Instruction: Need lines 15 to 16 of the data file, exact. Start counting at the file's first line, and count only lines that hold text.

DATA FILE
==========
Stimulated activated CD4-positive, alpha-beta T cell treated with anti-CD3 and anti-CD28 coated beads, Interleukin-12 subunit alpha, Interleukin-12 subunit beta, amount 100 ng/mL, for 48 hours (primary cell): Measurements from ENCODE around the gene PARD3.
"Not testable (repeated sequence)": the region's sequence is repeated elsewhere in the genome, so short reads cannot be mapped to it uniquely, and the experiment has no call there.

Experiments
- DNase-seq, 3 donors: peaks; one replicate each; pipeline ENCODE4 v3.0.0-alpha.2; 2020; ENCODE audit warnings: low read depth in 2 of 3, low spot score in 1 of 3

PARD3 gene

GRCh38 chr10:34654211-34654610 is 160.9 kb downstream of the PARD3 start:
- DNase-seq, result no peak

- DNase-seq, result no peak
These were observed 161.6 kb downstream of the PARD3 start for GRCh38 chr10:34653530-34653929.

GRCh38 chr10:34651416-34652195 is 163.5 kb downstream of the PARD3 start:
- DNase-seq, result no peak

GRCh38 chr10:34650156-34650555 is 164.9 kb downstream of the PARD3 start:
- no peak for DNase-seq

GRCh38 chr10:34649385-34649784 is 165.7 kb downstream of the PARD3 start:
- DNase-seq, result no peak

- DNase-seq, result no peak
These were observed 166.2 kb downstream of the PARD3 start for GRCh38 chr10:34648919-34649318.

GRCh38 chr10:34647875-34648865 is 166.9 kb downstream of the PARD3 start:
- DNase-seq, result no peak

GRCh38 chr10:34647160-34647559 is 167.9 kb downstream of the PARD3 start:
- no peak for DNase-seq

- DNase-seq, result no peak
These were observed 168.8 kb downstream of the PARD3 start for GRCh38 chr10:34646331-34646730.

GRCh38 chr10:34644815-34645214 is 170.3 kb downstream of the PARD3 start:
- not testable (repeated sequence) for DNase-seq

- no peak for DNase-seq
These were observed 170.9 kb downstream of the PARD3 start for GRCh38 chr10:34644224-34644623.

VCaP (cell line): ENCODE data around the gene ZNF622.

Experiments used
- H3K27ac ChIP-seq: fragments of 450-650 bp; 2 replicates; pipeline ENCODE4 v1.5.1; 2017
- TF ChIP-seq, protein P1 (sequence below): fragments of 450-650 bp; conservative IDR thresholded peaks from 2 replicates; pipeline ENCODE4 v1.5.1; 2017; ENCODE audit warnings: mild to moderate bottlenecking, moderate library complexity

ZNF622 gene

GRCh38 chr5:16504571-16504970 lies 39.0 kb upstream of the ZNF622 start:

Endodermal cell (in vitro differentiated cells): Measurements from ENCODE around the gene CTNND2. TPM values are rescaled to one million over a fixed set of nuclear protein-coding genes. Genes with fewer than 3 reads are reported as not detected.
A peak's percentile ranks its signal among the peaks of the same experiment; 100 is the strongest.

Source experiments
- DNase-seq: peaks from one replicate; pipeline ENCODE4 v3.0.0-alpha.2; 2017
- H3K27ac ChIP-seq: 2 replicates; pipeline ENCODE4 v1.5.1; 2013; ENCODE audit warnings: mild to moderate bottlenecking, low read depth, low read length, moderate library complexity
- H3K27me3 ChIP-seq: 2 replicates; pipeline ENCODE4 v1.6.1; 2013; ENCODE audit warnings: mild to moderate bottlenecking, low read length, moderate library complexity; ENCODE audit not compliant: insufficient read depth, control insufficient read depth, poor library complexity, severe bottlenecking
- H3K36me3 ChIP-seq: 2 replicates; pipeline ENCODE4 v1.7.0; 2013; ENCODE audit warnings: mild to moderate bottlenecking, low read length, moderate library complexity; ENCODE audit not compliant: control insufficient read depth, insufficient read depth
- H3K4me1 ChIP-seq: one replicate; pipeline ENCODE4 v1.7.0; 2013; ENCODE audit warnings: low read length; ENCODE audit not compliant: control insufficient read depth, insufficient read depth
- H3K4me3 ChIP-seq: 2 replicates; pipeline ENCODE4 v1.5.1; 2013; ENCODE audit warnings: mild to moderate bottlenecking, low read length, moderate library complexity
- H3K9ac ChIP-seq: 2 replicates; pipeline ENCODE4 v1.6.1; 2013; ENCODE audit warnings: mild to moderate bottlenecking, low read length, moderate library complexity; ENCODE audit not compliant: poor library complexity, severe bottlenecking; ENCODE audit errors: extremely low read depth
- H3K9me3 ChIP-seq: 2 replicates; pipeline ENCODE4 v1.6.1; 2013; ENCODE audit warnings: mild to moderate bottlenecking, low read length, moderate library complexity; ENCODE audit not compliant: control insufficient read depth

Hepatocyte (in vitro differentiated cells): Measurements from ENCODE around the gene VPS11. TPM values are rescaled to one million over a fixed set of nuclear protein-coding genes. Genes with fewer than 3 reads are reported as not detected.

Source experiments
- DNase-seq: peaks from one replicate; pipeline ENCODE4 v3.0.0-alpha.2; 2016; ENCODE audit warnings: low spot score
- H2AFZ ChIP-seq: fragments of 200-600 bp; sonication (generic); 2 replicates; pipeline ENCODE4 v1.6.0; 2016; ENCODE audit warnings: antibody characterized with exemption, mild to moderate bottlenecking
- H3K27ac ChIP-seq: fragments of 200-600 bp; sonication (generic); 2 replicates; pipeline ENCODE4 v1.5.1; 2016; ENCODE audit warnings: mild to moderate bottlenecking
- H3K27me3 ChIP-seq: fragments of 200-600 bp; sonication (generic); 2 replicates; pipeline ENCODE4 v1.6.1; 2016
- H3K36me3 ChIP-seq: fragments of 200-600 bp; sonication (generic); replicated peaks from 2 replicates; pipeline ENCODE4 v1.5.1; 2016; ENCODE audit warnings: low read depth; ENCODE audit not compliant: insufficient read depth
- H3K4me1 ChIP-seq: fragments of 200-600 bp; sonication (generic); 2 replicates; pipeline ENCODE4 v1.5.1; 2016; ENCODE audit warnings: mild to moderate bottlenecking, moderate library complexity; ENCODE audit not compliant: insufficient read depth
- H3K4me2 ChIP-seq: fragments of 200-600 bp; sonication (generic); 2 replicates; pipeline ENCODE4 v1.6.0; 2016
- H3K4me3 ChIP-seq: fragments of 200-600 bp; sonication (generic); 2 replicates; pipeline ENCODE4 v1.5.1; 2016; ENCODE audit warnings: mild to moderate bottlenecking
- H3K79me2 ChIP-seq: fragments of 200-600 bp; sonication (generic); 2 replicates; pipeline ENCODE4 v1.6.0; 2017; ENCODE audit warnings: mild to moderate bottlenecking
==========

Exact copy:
- DNase-seq, result no peak

- DNase-seq, result no peak